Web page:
The rap on Brown is that this affable politician is too cautious, too unwilling to challenge the preconceived notions of her base, and simply not bold enough for the challenges that we face.
Brown had no meaningful opposition in 2016—an election held to determine who would complete Kitzhaber's term. Neither of her opponents in this year's primary—Ed Jones, an excavator from Redmond who hasn't yet figured out he's actually a Republican, and Candy Neville, a Eugene homebuilder whose primary focus is to block the proposed Jordan Cove LNG pipeline—will force Brown to break a sweat.
We're endorsing her. But we're also hoping she demonstrates a leadership during the general election campaign that has been missing for much of her tenure.
Brown's mentor, former Gov. Barbara Roberts, climbed the political ladder powered by a desire to help children with special needs; health care policy animated Kitzhaber. With Brown, it's harder to discern a burning motivation. Her platform is boilerplate, and the issue that Brown says keeps her up at night—fixing Oregon's woeful K-12 education system—is neither novel nor much changed in the three years she's served as governor.
The Legislature makes laws and sets the budget. Much of what a governor can do is share with Oregonians a vision of how the state could be different—and better. We're still waiting for that.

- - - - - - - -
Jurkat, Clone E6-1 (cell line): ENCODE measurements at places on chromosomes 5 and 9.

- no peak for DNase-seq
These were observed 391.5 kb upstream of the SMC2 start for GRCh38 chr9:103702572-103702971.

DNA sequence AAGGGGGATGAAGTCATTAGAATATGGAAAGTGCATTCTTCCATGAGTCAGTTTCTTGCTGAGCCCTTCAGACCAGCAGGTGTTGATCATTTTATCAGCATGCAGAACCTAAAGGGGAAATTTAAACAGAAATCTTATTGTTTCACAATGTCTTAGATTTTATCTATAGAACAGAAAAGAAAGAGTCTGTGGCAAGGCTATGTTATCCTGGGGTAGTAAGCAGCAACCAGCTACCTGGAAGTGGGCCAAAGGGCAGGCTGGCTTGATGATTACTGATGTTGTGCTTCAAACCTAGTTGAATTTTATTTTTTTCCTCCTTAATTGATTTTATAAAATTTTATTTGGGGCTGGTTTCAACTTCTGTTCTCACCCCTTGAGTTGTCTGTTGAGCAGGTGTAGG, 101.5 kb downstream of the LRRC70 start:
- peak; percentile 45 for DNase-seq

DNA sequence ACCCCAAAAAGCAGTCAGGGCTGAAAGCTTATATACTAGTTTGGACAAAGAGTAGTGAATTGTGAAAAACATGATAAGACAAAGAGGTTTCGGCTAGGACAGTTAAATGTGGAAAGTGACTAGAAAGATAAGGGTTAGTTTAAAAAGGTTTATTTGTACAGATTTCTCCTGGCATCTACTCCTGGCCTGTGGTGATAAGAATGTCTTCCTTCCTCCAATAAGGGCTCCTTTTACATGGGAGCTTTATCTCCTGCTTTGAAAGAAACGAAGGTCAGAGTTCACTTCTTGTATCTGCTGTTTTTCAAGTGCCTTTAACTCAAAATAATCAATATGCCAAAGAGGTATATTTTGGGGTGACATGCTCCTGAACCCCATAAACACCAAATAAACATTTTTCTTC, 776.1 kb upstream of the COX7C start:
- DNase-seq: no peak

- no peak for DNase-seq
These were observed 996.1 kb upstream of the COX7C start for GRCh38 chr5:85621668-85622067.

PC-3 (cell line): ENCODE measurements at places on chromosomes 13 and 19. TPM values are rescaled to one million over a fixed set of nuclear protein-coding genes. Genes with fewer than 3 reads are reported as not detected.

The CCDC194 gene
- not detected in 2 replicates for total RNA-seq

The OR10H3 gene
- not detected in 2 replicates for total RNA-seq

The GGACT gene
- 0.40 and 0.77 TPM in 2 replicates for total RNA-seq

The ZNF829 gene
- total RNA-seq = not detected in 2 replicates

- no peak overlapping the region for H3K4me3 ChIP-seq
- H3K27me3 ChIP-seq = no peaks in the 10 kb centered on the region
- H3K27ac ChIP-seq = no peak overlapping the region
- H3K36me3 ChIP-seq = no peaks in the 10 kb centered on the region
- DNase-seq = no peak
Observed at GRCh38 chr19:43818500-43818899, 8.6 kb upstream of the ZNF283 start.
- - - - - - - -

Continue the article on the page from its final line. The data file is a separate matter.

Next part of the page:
Most embarrassing thing Facebook knows about Brown: She has an official page maintained by staff but not one of her own. "I lurk on the first gentleman's page," Brown says.
Like the Portland Trail Blazers come playoff time, Oregon Republicans cannot seem to win a governor's race. They've been shut out for 36 years, since 1982, when Republican Vic Atiyeh defeated then-state Sen. Ted Kulongoski.
The GOP in this state remains deeply divided between Trump-supporting conservatives—represented in this race by former Navy Blue Angels commander Greg Wooldridge, Bend businessman Sam Carpenter and Salem-area realtor Bruce Cuff—and the moderate wing of the party, whose standard bearer is state Rep. Knute Buehler (R-Bend).
The choice in the primary is easy: Buehler, an orthopedic surgeon and two-term state representative, is thoughtful, knowledgeable and can attract the support needed to mount a credible challenge against Brown.